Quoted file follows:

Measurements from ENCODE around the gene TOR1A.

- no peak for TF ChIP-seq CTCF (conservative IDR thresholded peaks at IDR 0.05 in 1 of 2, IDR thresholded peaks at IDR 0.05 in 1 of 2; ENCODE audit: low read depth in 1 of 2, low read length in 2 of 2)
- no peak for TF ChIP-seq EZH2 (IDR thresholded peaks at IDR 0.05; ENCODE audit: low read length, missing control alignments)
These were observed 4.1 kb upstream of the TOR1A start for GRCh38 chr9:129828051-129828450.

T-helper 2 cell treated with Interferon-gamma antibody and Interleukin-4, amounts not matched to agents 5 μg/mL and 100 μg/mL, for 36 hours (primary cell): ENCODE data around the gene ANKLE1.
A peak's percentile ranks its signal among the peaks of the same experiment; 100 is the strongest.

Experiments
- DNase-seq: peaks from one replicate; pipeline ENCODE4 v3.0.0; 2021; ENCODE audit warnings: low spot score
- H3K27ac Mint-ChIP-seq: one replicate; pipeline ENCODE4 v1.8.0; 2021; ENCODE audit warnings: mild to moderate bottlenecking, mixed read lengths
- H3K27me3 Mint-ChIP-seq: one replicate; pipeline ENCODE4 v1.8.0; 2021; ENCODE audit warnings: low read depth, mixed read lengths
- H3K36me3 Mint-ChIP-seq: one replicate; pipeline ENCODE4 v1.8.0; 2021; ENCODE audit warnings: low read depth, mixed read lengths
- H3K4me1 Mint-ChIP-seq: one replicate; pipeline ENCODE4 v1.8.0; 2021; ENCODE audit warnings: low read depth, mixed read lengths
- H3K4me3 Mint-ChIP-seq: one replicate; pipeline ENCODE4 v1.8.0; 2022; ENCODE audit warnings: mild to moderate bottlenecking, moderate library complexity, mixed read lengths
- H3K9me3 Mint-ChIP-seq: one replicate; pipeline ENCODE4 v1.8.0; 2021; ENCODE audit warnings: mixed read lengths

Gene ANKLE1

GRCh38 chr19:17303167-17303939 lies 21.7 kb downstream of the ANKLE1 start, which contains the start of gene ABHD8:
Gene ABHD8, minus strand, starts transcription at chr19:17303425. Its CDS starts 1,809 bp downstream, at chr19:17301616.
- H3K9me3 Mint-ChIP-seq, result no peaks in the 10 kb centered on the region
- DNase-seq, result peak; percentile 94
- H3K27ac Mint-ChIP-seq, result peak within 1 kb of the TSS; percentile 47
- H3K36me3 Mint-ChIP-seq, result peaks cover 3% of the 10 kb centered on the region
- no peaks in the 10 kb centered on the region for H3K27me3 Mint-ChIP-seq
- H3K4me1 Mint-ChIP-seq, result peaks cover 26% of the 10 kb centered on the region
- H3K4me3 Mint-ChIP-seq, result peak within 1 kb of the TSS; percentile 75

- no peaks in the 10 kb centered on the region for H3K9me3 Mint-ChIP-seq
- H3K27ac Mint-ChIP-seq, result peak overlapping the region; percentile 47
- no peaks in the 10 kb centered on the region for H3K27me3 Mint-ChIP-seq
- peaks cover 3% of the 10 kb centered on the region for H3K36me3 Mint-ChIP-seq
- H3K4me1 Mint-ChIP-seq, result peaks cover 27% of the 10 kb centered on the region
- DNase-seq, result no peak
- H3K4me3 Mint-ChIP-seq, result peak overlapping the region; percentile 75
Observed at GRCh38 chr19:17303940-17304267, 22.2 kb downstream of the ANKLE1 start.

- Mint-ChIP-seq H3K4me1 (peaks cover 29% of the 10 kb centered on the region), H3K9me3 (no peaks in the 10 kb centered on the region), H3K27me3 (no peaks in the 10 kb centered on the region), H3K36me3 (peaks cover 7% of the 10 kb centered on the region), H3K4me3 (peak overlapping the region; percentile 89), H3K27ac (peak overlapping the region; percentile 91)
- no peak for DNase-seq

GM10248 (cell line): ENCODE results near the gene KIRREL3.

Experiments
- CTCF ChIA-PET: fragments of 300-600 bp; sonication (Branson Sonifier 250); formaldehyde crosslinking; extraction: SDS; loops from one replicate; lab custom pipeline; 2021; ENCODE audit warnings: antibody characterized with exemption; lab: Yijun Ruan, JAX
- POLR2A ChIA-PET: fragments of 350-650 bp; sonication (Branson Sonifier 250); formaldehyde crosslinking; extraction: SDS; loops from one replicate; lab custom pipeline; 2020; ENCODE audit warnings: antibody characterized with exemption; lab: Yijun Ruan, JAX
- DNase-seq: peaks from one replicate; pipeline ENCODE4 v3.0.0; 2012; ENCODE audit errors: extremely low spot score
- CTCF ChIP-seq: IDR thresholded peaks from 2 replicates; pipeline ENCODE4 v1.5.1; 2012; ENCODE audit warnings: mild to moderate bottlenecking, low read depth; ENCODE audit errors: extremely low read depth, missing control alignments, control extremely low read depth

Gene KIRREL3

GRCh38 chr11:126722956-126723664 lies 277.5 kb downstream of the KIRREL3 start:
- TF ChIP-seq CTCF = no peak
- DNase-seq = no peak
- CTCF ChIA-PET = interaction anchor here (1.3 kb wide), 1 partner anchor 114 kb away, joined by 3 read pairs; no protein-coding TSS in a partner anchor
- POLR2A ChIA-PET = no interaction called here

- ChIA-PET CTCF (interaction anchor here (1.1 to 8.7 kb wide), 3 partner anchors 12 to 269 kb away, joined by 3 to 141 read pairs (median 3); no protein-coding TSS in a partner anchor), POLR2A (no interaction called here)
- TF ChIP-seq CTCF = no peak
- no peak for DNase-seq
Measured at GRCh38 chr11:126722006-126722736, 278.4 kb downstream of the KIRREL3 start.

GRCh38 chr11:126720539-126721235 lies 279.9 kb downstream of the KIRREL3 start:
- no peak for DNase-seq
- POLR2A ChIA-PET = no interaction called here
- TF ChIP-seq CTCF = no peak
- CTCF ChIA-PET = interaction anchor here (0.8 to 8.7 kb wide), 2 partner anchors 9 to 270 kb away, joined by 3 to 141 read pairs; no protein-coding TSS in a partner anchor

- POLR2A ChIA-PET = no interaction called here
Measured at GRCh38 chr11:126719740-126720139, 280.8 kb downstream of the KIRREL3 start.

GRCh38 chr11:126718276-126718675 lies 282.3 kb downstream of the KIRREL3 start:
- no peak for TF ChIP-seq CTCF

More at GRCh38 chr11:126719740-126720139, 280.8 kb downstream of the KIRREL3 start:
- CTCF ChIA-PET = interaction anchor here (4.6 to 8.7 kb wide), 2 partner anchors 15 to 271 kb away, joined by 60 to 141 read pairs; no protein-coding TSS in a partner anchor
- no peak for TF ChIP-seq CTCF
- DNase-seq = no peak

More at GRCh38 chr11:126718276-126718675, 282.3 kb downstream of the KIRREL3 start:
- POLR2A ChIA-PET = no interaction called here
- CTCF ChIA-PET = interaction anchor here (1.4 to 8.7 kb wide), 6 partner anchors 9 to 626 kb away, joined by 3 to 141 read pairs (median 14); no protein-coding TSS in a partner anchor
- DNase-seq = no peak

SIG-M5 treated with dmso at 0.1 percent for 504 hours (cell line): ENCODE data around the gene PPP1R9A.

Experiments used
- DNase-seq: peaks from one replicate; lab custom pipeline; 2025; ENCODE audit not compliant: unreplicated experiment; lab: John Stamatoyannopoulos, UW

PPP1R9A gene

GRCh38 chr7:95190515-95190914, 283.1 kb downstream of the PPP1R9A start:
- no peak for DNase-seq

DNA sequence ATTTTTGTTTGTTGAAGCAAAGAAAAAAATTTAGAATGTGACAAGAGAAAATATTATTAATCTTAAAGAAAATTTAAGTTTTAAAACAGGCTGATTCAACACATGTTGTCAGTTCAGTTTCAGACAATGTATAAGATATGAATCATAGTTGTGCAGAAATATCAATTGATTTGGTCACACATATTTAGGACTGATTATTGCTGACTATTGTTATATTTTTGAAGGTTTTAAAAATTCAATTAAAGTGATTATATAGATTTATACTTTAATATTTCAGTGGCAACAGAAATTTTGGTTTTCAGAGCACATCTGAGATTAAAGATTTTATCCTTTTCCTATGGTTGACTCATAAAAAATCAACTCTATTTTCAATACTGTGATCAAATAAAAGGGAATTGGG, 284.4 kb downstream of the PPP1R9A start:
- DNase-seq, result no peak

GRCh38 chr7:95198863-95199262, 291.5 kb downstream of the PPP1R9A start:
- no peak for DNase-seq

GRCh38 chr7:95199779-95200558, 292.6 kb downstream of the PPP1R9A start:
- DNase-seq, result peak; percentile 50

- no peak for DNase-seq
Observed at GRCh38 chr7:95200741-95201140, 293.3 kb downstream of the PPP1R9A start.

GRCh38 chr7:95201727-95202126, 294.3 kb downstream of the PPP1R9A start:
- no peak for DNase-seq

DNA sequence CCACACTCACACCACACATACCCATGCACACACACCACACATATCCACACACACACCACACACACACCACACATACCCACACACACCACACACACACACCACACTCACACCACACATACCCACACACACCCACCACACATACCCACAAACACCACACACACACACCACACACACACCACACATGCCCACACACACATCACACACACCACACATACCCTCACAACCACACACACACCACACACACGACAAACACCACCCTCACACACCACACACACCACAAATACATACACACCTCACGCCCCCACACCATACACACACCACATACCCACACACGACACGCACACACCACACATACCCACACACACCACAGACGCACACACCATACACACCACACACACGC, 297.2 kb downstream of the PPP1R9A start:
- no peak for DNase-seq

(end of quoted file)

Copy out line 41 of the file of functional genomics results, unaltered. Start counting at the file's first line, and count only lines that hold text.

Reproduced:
Gene KIRREL3